Thursday, October 19, 2017

Minis: L.Knetzger

Bug Boys 15, by Laura Knetzger. In having read the entire Bug Boys series, there's a real sense in which that the growth of her characters parallels her own growth as an artist. With each issue, Stag-B and Rhino-B have grown more mature and responsible in their village, even as they still retain the vigor and joy of youth. Similarly, Knetzger has grown increasingly ambitious as a storyteller, and this latest issue is the biggest challenge yet for all involved. The boys travel with their librarian friend Dome Spider to the big city, and Knetzger wisely immerses the audience right in the middle of the story as we see them in a huge crowd scene, trying to keep up with their arachnid friend. In many respects, Dome Spider is the star of the issue. She's at a place where the beetles haven't yet quite reached, in terms of balancing her love for her quiet bug village with the advantages of being in the big city. In fact, she brought the boys with her to see what the visit might inspire in them, especially the scholarly Stag-B.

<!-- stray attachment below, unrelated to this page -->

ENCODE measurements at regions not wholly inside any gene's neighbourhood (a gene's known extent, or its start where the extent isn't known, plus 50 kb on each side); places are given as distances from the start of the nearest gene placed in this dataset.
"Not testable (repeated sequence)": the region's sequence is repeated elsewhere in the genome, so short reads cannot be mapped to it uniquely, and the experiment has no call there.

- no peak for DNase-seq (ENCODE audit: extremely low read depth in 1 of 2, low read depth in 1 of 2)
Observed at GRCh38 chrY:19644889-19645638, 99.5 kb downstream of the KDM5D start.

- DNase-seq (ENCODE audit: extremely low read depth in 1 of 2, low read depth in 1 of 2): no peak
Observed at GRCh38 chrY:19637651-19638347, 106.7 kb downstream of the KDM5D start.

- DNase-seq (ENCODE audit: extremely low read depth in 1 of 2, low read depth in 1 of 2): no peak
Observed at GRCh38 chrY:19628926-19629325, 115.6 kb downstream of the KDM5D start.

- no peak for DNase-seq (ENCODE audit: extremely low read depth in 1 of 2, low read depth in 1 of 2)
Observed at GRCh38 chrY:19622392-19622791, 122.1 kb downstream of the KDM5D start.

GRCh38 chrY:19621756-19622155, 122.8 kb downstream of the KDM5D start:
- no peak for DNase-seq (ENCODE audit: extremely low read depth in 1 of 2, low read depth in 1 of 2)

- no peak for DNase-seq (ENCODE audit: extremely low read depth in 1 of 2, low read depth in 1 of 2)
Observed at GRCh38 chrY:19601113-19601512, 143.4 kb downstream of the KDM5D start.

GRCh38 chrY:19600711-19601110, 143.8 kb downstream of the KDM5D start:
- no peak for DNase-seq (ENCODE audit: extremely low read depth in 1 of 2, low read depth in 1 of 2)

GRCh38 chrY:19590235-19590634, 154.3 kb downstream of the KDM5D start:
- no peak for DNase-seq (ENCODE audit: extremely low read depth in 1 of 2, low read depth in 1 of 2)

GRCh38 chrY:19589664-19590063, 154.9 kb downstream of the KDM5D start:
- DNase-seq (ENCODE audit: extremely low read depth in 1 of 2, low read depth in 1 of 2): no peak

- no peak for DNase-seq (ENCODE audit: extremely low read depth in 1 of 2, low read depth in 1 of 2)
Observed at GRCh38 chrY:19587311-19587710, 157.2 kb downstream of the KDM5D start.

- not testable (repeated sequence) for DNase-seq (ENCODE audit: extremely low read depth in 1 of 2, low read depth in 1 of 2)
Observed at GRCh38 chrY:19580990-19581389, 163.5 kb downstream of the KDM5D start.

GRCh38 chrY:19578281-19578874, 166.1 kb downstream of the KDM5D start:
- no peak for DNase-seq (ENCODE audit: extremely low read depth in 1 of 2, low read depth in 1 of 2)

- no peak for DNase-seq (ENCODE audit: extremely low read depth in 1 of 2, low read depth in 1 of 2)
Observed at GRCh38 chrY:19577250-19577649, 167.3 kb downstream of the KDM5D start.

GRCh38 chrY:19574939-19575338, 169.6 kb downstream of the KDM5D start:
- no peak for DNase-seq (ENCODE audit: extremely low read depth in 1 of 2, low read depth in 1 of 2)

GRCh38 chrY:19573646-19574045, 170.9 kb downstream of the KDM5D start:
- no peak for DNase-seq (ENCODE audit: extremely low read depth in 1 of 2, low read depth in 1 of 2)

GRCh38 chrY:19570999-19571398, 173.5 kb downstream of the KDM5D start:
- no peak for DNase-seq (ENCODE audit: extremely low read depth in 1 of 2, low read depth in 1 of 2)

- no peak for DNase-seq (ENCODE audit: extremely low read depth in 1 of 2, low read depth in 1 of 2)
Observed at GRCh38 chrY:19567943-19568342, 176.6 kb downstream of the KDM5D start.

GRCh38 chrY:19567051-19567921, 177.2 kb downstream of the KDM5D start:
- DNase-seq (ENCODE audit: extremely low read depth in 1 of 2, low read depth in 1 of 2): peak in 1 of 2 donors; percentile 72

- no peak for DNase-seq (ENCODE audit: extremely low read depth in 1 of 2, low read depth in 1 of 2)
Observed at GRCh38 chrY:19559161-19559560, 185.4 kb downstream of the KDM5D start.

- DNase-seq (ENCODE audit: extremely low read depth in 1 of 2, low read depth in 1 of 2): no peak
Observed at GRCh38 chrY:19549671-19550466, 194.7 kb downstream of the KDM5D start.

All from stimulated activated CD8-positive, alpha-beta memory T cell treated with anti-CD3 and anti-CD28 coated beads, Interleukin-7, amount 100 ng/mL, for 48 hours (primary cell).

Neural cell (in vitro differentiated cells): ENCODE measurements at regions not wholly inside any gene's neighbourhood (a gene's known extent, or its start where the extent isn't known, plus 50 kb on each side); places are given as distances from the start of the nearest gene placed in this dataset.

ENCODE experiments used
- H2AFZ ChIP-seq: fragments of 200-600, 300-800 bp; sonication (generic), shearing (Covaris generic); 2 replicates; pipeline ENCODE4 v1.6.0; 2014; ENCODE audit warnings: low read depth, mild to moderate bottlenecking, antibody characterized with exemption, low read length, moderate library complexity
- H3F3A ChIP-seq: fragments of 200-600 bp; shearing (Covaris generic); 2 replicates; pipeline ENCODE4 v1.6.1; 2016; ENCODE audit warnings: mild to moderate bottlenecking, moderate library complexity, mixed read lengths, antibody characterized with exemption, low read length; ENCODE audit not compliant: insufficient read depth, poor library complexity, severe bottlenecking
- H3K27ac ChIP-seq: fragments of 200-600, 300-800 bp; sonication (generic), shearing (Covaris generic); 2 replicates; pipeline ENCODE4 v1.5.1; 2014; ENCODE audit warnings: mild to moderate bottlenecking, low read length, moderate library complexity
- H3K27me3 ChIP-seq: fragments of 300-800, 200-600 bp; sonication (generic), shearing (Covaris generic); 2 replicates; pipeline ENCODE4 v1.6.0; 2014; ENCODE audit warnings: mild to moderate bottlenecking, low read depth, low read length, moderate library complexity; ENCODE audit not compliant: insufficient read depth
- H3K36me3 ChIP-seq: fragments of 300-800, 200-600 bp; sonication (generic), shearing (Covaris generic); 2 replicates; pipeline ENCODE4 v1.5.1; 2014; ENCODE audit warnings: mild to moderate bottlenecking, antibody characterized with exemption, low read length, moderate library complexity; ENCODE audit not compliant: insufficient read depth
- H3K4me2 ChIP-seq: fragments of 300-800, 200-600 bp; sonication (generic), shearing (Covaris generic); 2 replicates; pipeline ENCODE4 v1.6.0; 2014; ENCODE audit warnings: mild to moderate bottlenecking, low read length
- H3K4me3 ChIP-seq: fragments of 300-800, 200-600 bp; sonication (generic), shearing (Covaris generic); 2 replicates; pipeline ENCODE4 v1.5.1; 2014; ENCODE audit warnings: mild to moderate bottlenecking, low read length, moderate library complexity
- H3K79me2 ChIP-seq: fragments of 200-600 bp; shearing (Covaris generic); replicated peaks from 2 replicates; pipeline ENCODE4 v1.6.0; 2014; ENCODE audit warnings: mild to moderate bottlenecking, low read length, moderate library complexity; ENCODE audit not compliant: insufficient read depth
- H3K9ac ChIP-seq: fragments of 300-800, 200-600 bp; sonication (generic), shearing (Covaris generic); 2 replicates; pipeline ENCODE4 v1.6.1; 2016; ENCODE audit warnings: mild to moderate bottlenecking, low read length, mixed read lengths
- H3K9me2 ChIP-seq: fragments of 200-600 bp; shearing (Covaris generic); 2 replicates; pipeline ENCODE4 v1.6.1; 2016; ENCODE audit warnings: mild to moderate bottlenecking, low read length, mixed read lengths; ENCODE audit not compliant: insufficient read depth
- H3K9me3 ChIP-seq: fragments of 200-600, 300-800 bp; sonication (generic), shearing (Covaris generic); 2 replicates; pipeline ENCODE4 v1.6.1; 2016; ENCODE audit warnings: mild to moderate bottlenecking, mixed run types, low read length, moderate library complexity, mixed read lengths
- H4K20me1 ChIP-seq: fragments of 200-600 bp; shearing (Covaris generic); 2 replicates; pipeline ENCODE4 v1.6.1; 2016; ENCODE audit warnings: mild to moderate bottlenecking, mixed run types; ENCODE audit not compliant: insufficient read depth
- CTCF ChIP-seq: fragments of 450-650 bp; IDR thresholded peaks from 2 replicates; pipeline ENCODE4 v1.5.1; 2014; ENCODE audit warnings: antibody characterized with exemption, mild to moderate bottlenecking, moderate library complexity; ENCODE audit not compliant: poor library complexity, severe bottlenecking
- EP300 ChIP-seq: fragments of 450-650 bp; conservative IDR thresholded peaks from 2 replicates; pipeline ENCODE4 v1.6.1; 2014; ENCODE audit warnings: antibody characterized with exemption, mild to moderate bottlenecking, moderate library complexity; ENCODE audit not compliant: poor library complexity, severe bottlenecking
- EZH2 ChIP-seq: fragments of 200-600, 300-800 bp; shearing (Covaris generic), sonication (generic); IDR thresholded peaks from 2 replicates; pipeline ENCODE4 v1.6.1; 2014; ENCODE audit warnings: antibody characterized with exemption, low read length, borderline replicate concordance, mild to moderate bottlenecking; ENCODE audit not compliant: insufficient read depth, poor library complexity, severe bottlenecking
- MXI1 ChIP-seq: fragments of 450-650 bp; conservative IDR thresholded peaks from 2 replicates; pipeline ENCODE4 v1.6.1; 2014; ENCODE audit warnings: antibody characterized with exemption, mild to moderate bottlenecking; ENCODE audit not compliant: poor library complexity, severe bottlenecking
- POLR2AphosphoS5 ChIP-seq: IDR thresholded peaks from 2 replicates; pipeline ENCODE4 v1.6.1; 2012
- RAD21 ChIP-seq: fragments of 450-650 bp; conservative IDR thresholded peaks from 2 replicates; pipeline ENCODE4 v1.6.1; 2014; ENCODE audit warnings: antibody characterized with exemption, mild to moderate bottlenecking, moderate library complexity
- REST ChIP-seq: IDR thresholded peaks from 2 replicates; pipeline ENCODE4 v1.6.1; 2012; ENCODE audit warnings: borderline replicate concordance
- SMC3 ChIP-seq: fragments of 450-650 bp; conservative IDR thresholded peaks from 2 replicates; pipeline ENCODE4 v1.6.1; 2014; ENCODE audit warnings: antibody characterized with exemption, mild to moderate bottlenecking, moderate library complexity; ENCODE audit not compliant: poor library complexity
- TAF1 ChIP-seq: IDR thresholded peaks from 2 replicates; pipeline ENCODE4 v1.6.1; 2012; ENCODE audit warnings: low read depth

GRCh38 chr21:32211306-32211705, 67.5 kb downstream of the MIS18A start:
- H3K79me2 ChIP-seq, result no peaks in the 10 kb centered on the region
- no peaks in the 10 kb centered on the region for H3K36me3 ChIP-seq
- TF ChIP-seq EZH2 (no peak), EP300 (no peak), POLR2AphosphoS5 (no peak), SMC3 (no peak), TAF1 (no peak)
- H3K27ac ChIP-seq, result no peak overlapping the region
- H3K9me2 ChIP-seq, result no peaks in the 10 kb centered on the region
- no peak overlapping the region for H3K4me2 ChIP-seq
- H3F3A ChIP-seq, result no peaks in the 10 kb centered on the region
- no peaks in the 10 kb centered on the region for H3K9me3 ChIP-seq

Knetzger does something interesting in this issue, as she explains how many insects are fascinated by "giant" (human) culture, especially the food. A scene in a fancy restaurant reveals that they are, in fact, eating human garbage! There's also the rush and confusion of being in the big city for the first time, captured when the boys are lost, realize they have a map, and then panic because they can't make heads or tails of it! There's also a discussion of the pluses and minuses of living in different places, and why Dome Spider founded a library in tiny Bugville to begin with. It's a story about stepping outside of one's comfort zone in part to appreciate what you have. It's a story about being curious about the experiences of others in a positive way. It's a story about finding out what you really want and finding out where and how to do it. Dome Spider may be an intellectual who thirsts for interaction with her peers, but she also does her best work in peace and quiet that's also close to her actual field of study. Along the way, Knetzger delivers some of the most inventive art of her career, looking as comfortable drawing imaginative city crowd scenes as she does drawing the sprawl of the forest. It's capped off by the centipede ride at the end of the issue, as it whips around the city (and the page) at great speed, as Knetzger gives her new artistic playground one last look around. One gets the sense that the best friends will one day split up because of an interest in the city, but this issue served only as an introduction to a much wider world.

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